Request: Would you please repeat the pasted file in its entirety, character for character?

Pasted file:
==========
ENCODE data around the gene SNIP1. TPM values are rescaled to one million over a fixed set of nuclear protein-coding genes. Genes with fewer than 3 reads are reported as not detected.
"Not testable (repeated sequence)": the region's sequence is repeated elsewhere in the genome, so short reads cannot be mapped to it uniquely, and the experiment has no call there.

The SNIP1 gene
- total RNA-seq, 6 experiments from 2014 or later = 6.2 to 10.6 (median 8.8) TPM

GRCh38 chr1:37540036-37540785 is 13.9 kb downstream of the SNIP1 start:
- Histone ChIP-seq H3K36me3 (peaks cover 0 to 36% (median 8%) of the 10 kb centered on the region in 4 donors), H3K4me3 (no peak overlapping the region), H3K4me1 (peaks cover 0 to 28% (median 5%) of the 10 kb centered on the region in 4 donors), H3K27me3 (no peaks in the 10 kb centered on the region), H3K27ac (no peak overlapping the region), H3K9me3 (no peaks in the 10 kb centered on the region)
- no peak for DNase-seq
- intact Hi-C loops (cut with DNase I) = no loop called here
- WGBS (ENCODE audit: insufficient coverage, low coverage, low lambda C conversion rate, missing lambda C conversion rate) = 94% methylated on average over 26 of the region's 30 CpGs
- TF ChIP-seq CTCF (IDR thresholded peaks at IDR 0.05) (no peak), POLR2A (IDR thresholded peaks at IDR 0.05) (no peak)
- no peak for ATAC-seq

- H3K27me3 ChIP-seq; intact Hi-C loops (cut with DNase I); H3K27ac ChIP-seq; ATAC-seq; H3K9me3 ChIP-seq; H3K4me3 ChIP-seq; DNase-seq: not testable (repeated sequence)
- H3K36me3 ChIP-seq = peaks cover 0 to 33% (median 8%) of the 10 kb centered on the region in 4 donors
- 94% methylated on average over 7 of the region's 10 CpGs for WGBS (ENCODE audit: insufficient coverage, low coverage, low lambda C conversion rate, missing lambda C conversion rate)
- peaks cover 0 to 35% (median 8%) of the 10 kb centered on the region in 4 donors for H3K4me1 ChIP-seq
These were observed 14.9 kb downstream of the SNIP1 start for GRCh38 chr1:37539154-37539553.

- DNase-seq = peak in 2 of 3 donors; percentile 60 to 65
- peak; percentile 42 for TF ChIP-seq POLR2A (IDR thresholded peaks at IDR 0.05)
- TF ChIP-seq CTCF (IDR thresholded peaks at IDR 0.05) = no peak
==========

ENCODE data around the gene SNIP1. TPM values are rescaled to one million over a fixed set of nuclear protein-coding genes. Genes with fewer than 3 reads are reported as not detected.
"Not testable (repeated sequence)": the region's sequence is repeated elsewhere in the genome, so short reads cannot be mapped to it uniquely, and the experiment has no call there.

The SNIP1 gene
- total RNA-seq, 6 experiments from 2014 or later = 6.2 to 10.6 (median 8.8) TPM

GRCh38 chr1:37540036-37540785 is 13.9 kb downstream of the SNIP1 start:
- Histone ChIP-seq H3K36me3 (peaks cover 0 to 36% (median 8%) of the 10 kb centered on the region in 4 donors), H3K4me3 (no peak overlapping the region), H3K4me1 (peaks cover 0 to 28% (median 5%) of the 10 kb centered on the region in 4 donors), H3K27me3 (no peaks in the 10 kb centered on the region), H3K27ac (no peak overlapping the region), H3K9me3 (no peaks in the 10 kb centered on the region)
- no peak for DNase-seq
- intact Hi-C loops (cut with DNase I) = no loop called here
- WGBS (ENCODE audit: insufficient coverage, low coverage, low lambda C conversion rate, missing lambda C conversion rate) = 94% methylated on average over 26 of the region's 30 CpGs
- TF ChIP-seq CTCF (IDR thresholded peaks at IDR 0.05) (no peak), POLR2A (IDR thresholded peaks at IDR 0.05) (no peak)
- no peak for ATAC-seq

- H3K27me3 ChIP-seq; intact Hi-C loops (cut with DNase I); H3K27ac ChIP-seq; ATAC-seq; H3K9me3 ChIP-seq; H3K4me3 ChIP-seq; DNase-seq: not testable (repeated sequence)
- H3K36me3 ChIP-seq = peaks cover 0 to 33% (median 8%) of the 10 kb centered on the region in 4 donors
- 94% methylated on average over 7 of the region's 10 CpGs for WGBS (ENCODE audit: insufficient coverage, low coverage, low lambda C conversion rate, missing lambda C conversion rate)
- peaks cover 0 to 35% (median 8%) of the 10 kb centered on the region in 4 donors for H3K4me1 ChIP-seq
These were observed 14.9 kb downstream of the SNIP1 start for GRCh38 chr1:37539154-37539553.

- DNase-seq = peak in 2 of 3 donors; percentile 60 to 65
- peak; percentile 42 for TF ChIP-seq POLR2A (IDR thresholded peaks at IDR 0.05)
- TF ChIP-seq CTCF (IDR thresholded peaks at IDR 0.05) = no peak